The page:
generating the Affective Norms for English Words (ANEW) dataset

So!  At work we’ve been spending a couple of days working on off-the-wall projects — it’s a change of pace, a chance to work with folks not on our usual teams, an opportunity to try out new ideas, and a venue for some friendly competition.

One of the projects that my team considered but ultimately discarded was some sentiment analysis on on press statements made by legislators about the BP oil spill.  I figured we could pull some press releases, scan them for their level of aggression (or whatever) and compare the results to the level of oil industry support enjoyed by that legislator (thanks, Transparency Data!).  The result probably wouldn’t have set the world aflame, but if it turned out the way I expected it might’ve made for a fun and topical visualization.

As I said, we didn’t end up pursuing that idea.  But I did get far enough in researching sentiment analysis to realize that I’d like to use the ANEW dataset — a spatial model of various emotionally-charged words that would help me classify arbitrary texts.  Now, Emily says that she thinks sentiment analysis is “kind of bullshit”, and I’m not sure I disagree.  But I think it might still be interesting to run the numbers and see what comes up.

Unfortunately, the folks who created ANEW don’t want to give their data away.  Well, that’s not quite right: they’ll give it away, for free, if you’re a researcher.  A researcher who has a .edu email address.  And who isn’t a student.

This seems a little silly to me.  And it seems really silly when you consider that their widely-available 1999 paper introducing ANEW contains a complete data set.

You can probably see where this is going.

Here’s the data in CSV formatHere’s the code used to generate it. Here’s a paper that shows how to use ANEW.

Given the age of the paper its widespread availability, I can’t imagine there’ll be any objections to transforming its contents slightly into a more useful format. If there are, I’d be happy to hear them in comments — and if any are made by the folks responsible for ANEW, I’ll be happy to remove the link to everything here that contains even a whiff of their copyright.

And of course this is pretty old data.  I’m sure that ANEW’s gotten better in the last decade (this page, for example, refers to ANEW as containing 2000 words; my copy has just over a thousand).  But it’s something to start with.  It’d be great if its creators decided to remove some of the hoops surrounding their list — there are lots of research efforts that exist outside of the .edu TLD.

10 Responses to “generating the Affective Norms for English Words (ANEW) dataset”

  1. mike d

    This “paywall” has the same problem the Times Select one did – just about anyone who is a college graduate can get a .edu email address along with paying their alumni dues.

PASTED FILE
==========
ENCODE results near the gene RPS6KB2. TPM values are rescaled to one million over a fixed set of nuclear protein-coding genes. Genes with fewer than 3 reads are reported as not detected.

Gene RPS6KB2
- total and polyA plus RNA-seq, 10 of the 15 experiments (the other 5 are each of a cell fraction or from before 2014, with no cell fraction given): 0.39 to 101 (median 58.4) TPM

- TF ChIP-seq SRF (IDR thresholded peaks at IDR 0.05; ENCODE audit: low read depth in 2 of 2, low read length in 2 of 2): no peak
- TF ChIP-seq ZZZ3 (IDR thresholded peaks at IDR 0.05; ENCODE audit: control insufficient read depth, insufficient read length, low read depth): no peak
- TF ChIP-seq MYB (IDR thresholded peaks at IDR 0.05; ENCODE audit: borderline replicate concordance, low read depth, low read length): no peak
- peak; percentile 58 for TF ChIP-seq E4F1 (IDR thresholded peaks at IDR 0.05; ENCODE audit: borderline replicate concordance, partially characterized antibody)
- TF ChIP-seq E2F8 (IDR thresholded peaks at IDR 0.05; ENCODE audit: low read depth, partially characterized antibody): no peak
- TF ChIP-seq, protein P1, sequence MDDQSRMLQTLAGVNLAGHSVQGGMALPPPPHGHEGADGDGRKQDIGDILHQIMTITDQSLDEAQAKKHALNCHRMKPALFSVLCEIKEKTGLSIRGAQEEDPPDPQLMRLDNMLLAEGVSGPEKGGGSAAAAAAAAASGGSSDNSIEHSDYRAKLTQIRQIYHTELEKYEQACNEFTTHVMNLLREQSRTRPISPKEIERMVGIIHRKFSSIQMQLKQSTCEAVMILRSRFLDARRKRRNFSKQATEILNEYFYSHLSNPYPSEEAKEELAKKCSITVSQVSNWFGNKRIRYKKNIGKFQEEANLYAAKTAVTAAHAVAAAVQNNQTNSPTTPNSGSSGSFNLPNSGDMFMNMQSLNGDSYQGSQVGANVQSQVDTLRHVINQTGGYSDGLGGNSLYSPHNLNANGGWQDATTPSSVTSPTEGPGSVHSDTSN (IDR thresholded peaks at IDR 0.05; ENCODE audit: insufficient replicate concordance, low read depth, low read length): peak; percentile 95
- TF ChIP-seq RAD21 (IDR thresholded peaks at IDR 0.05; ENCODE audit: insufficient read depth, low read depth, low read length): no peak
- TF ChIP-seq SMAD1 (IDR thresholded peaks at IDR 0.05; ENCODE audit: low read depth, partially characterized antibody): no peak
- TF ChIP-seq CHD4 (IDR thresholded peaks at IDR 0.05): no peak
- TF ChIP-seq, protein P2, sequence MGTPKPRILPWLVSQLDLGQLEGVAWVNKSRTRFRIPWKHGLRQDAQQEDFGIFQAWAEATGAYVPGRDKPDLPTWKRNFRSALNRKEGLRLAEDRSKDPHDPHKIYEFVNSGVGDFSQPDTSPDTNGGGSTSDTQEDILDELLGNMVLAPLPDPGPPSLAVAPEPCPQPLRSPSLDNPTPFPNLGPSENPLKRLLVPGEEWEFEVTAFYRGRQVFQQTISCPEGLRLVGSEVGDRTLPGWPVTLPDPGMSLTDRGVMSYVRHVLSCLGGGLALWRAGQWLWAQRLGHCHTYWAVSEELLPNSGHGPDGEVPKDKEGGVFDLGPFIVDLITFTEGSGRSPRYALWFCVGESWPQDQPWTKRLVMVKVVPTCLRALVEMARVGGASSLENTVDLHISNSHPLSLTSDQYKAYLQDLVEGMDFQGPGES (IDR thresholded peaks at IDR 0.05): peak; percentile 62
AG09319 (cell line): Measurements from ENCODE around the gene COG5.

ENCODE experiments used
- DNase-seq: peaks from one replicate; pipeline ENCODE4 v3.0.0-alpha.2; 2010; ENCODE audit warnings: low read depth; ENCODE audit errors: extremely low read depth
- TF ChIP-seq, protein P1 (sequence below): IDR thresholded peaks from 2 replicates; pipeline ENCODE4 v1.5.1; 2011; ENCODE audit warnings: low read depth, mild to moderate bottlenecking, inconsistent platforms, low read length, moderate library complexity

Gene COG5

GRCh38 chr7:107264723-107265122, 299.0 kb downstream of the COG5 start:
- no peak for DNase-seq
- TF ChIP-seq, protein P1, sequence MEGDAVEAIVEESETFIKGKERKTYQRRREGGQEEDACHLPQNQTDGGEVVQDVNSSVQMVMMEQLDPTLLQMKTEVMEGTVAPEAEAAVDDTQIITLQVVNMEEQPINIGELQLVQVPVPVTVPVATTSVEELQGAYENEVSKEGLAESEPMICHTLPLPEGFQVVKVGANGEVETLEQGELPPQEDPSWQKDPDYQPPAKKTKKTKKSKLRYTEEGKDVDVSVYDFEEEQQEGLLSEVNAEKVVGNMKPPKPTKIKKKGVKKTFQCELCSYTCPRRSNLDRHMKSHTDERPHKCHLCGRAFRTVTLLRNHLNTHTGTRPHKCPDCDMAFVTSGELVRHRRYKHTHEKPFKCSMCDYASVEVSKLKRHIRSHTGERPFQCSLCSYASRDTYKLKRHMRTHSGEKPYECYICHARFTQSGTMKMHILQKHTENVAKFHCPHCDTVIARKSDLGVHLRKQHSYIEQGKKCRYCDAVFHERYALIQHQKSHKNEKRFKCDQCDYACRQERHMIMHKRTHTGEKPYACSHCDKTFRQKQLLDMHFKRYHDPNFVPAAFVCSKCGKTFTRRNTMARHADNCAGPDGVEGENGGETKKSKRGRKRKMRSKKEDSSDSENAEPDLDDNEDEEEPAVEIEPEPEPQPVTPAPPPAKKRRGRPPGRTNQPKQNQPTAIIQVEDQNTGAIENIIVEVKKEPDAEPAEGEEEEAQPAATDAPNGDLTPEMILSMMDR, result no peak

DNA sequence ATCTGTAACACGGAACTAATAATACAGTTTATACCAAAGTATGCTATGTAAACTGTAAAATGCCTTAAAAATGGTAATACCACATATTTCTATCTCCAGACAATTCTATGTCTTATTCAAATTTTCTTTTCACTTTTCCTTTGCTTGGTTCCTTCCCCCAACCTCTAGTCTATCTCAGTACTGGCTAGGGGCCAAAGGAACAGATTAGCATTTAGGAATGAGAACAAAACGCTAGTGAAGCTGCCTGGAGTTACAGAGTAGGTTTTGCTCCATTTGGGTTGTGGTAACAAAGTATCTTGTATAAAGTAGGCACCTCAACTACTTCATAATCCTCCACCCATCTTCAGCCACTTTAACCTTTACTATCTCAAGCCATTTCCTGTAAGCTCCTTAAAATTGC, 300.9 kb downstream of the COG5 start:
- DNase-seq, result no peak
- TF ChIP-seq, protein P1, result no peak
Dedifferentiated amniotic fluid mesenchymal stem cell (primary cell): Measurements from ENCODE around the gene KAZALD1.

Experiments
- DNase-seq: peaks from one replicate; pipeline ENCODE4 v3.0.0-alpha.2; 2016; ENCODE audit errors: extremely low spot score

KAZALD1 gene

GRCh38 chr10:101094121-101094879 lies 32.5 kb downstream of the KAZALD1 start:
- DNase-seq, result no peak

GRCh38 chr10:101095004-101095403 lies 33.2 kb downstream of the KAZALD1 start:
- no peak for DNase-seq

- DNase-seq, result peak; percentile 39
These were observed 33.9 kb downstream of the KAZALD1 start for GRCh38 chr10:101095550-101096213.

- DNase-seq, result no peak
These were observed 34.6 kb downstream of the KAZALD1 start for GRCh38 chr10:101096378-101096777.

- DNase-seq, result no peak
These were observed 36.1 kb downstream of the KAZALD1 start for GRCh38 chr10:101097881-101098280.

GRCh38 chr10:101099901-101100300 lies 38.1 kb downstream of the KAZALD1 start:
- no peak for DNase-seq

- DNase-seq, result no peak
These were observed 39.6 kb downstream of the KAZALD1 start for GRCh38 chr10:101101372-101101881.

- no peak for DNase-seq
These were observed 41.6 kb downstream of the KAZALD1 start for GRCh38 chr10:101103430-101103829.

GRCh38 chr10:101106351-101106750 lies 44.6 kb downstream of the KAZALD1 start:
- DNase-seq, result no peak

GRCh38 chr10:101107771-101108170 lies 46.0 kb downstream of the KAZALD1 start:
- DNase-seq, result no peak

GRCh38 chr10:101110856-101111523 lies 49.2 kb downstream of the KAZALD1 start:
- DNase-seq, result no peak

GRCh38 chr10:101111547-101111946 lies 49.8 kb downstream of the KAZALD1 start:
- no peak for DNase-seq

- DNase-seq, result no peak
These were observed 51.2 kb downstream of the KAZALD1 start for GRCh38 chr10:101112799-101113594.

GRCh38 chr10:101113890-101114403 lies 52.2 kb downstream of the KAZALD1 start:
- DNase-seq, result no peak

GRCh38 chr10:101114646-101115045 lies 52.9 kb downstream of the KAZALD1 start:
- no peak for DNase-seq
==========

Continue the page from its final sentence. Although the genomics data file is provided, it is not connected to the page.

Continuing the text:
2. Tom

    Well, it’s not quite as bad as that: it looks to me like they manually vet the submissions to make sure they’re from professors or postdocs. I think that makes it worse, though.

  3. Mike

    It is too bad that you are not going to pursuit this project. It seems like it might be an interesting feature to build on top of Managing News where it can collect statements and articles from all sorts of sources, determine the average sentiment across them all, and then show how each article/statement compares to the norm.

    What is up with those column names though? Combining arousal, dominance, and valence sounds like some kinky atomic physics.

  4. Tom

    They’re suggestive names to be sure. But check out the papers — they explain what the dimensions mean. It’s not quite as titillating as it might seem.

  5. Karen

    Wait, so did you get the data you wanted, or not? As a linguist, I have never heard of ANEW, and I am also relatively certain it’s “kind of bullshit.”

  6. Tom

    Well, I got an earlier version of the data. But I think it’s silly to restrict access to it. If you’re going to charge for it, that’s one thing — but I have less patience for demanding credentials.

  7. Adam

    I’ve obtained a googledoc which is a manual for administering the test to generate the valencies in ANEW. It seems to contain the entire list as well only with their SD measures along the 3 dimensions. I will extract the list from that and see if it compares to yours. I hold a doctorate but work in industry so wasn’t able to grab a copy directly. They seem to be keen on not having this list used for any practical purpose.

  8. Adam

    Never mind…that’s the same doc as the article. Anyhow, someone’s put the doc up as a Google Doc so it’s available for download now but thanks for preparing a csv file for it. :D

  9. Nico

    Hi! The csv file is not working on my computer. Do you have doc or exel-file you could send me? Thanks!

  10. Tom

    The CSV is compressed as a tarball, Nico. Any decent archive program should be able to unzip it.

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